The incidence and selection of multiple mating in plants.

Détails

ID Serval
serval:BIB_F962C6880139
Type
Article: article d'un périodique ou d'un magazine.
Sous-type
Synthèse (review): revue aussi complète que possible des connaissances sur un sujet, rédigée à partir de l'analyse exhaustive des travaux publiés.
Collection
Publications
Titre
The incidence and selection of multiple mating in plants.
Périodique
Philosophical Transactions of the Royal Society of London. Series B, Biological Sciences
Auteur(s)
Pannell J.R., Labouche A.M.
ISSN
1471-2970 (Electronic)
ISSN-L
0962-8436
Statut éditorial
Publié
Date de publication
2013
Volume
368
Numéro
1613
Pages
20120051
Langue
anglais
Résumé
Mating with more than one pollen donor, or polyandry, is common in land plants. In flowering plants, polyandry occurs when the pollen from different potential sires is distributed among the fruits of a single individual, or when pollen from more than one donor is deposited on the same stigma. Because polyandry typically leads to multiple paternity among or within fruits, it can be indirectly inferred on the basis of paternity analysis using molecular markers. A review of the literature indicates that polyandry is probably ubiquitous in plants except those that habitually self-fertilize, or that disperse their pollen in pollen packages, such as polyads or pollinia. Multiple mating may increase plants' female component by alleviating pollen limitation or by promoting competition among pollen grains from different potential sires. Accordingly, a number of traits have evolved that should promote polyandry at the flower level from the female's point of view, e.g. the prolongation of stigma receptivity or increases in stigma size. However, many floral traits, such as attractiveness, the physical manipulation of pollinators and pollen-dispensing mechanisms that lead to polyandrous pollination, have probably evolved in response to selection to promote male siring success in general, so that polyandry might often best be seen as a by-product of selection to enhance outcross siring success. In this sense, polyandry in plants is similar to geitonogamy (selfing caused by pollen transfer among flowers of the same plant), because both polyandry and geitonogamy probably result from selection to promote outcross siring success, although geitonogamy is almost always deleterious while polyandry in plants will seldom be so.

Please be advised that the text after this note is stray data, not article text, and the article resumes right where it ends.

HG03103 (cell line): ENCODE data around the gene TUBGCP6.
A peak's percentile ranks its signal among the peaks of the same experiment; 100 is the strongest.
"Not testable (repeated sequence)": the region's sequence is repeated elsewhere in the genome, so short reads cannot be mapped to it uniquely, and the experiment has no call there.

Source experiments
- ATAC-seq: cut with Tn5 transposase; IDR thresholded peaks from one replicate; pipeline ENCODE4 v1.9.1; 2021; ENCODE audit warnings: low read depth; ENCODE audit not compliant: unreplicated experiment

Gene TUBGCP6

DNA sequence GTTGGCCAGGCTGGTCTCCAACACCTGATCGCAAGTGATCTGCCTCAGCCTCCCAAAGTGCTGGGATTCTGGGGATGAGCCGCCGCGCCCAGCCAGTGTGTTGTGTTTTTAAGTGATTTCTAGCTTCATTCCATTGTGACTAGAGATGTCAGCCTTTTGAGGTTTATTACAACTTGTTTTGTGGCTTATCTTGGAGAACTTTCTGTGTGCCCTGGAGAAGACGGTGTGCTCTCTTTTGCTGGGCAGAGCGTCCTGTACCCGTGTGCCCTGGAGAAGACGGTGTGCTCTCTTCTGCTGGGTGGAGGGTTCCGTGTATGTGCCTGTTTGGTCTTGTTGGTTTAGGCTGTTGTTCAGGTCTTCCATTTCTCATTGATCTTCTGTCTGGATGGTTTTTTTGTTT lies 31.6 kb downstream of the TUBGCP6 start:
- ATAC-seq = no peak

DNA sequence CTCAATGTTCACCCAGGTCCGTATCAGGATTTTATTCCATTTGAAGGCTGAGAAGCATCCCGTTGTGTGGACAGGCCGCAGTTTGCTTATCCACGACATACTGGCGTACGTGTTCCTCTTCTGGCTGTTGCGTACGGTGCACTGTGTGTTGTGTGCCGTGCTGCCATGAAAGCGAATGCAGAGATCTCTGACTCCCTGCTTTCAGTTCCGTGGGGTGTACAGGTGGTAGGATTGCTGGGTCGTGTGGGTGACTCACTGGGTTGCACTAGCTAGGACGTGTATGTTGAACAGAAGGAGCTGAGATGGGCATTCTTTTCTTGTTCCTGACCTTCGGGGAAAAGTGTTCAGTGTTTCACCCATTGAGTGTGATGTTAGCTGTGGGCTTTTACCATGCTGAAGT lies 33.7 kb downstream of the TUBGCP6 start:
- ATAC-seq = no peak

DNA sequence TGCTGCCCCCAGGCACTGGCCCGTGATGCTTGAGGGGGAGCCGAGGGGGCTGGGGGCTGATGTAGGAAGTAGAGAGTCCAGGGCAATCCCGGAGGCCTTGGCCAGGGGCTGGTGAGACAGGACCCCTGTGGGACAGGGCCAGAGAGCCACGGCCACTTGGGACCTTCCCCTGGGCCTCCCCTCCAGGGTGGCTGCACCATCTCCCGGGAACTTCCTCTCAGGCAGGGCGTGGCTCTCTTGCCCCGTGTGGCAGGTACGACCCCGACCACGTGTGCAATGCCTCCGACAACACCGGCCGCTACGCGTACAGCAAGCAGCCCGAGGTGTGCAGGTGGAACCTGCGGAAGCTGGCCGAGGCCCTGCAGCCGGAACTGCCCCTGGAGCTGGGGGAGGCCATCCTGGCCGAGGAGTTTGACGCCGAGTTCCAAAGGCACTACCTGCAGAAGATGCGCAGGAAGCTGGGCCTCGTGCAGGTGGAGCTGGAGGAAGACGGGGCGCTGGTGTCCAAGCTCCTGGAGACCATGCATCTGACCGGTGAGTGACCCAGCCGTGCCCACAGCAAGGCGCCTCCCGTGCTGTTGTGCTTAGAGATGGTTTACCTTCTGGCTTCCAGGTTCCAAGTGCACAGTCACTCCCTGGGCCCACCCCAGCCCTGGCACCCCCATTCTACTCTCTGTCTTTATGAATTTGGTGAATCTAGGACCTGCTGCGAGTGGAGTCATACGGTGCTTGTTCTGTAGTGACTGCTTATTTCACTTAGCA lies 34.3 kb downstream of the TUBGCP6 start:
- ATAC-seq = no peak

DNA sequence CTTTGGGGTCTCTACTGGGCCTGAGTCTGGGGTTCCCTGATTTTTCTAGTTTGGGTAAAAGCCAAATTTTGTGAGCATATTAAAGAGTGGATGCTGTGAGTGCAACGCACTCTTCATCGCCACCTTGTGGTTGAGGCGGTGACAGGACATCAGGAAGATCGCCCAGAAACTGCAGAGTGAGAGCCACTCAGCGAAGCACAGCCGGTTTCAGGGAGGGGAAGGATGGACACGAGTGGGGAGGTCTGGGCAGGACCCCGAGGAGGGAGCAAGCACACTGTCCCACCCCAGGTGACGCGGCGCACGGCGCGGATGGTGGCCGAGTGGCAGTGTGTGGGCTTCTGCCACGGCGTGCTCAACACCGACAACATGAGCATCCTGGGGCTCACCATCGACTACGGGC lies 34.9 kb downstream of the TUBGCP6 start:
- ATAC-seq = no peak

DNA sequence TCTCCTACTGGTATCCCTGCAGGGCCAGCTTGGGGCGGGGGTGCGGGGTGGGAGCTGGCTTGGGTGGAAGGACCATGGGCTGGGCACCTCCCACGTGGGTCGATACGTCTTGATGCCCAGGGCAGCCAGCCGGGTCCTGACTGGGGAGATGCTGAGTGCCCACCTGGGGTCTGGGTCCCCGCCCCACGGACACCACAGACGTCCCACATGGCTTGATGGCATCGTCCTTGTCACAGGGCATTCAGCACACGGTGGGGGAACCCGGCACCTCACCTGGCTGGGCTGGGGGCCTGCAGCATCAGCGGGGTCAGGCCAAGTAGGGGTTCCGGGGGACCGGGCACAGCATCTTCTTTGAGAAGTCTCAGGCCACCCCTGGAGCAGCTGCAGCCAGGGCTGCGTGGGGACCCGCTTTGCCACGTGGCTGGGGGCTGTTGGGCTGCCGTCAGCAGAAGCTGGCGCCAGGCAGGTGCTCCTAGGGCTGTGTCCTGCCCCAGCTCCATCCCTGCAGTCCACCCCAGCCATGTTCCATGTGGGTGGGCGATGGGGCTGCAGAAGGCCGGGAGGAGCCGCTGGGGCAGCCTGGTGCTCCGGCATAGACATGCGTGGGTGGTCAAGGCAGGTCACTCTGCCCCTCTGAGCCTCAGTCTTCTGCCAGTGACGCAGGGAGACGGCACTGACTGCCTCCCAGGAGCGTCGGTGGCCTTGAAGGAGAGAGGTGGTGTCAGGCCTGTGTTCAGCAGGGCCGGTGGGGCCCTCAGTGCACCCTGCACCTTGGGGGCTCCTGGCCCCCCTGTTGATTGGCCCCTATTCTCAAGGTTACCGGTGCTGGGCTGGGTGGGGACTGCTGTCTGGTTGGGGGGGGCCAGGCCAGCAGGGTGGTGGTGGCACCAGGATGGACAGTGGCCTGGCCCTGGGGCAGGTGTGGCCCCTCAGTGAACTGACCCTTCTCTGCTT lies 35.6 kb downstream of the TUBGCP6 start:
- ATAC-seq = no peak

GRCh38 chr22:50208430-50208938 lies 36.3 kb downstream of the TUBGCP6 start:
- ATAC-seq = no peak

Mots-clé
multiple paternity, pollen competition, polyandry, pollen dispersal, pollination, plant-pollinator interaction
Pubmed
Web of science
Open Access
Oui
Création de la notice
28/02/2013 11:45
Dernière modification de la notice
20/08/2019 17:25
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